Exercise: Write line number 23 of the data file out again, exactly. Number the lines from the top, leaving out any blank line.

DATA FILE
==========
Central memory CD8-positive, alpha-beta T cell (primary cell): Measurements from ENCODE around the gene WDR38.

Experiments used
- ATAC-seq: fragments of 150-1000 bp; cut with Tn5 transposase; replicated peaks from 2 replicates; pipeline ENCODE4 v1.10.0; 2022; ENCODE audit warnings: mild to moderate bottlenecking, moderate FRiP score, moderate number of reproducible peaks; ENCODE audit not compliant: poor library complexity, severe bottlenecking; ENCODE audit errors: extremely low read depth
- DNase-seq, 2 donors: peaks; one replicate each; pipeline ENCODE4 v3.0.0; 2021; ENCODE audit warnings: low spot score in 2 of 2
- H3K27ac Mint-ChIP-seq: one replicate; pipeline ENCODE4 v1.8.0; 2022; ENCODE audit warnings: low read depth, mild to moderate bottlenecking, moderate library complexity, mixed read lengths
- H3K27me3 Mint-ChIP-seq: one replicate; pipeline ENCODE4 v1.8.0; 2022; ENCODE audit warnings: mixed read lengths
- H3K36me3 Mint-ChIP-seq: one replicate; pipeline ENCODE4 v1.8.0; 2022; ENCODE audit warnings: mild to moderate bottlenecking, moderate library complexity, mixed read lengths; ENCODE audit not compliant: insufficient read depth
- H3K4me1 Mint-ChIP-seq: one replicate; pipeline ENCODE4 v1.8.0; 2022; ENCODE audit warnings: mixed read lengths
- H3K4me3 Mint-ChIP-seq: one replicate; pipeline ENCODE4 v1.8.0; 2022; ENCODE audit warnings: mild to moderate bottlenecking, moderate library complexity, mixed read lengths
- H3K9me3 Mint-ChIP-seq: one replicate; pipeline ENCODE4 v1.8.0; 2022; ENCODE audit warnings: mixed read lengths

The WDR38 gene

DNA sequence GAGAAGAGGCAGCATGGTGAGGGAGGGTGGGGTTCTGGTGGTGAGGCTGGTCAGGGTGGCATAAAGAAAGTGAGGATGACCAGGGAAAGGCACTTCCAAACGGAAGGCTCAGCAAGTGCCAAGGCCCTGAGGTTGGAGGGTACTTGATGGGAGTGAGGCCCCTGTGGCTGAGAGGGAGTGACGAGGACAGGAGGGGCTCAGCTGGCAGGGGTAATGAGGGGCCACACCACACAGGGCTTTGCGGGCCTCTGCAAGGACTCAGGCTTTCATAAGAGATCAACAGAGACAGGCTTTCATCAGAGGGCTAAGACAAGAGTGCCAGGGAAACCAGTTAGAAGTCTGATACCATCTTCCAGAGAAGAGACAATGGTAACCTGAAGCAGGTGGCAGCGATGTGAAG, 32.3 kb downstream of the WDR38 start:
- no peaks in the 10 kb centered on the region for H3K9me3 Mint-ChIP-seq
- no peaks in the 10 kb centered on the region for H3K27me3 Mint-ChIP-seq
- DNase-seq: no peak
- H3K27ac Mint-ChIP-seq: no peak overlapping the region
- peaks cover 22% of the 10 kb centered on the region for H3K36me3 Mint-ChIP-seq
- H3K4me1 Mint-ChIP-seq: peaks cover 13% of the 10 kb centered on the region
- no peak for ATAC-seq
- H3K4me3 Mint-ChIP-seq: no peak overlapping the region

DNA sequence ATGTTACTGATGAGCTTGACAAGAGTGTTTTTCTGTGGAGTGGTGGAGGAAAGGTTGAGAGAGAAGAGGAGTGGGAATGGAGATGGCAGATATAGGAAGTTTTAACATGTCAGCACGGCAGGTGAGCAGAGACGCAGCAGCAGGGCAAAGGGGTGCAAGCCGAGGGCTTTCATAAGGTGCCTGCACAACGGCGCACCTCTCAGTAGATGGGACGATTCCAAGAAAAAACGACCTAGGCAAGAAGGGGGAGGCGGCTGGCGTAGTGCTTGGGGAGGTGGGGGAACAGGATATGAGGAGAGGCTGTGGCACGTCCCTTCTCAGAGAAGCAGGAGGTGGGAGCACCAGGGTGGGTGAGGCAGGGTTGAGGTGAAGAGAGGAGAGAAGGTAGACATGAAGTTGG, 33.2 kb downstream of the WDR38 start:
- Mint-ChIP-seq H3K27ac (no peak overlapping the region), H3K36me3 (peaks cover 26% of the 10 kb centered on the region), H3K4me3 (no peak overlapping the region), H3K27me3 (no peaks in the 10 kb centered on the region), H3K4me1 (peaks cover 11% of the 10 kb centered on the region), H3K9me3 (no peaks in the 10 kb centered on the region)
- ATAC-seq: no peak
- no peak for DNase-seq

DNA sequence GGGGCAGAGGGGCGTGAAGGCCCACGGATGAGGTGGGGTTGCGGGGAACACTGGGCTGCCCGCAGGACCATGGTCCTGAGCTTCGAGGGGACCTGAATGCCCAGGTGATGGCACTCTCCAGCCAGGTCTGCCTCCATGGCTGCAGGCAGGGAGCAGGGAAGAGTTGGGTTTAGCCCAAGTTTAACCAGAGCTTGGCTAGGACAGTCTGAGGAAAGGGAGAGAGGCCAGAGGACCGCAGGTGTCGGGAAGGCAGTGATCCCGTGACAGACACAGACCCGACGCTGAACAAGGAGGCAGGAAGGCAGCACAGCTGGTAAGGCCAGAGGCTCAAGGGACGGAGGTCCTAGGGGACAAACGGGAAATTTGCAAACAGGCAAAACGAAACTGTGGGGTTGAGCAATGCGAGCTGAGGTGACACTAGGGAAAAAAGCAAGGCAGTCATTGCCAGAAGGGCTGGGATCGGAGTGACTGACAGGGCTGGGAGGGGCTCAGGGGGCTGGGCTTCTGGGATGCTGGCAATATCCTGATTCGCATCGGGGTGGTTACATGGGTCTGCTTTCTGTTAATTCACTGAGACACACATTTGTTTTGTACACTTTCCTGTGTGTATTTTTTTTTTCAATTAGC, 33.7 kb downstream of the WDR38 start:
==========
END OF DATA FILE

- ATAC-seq: no peak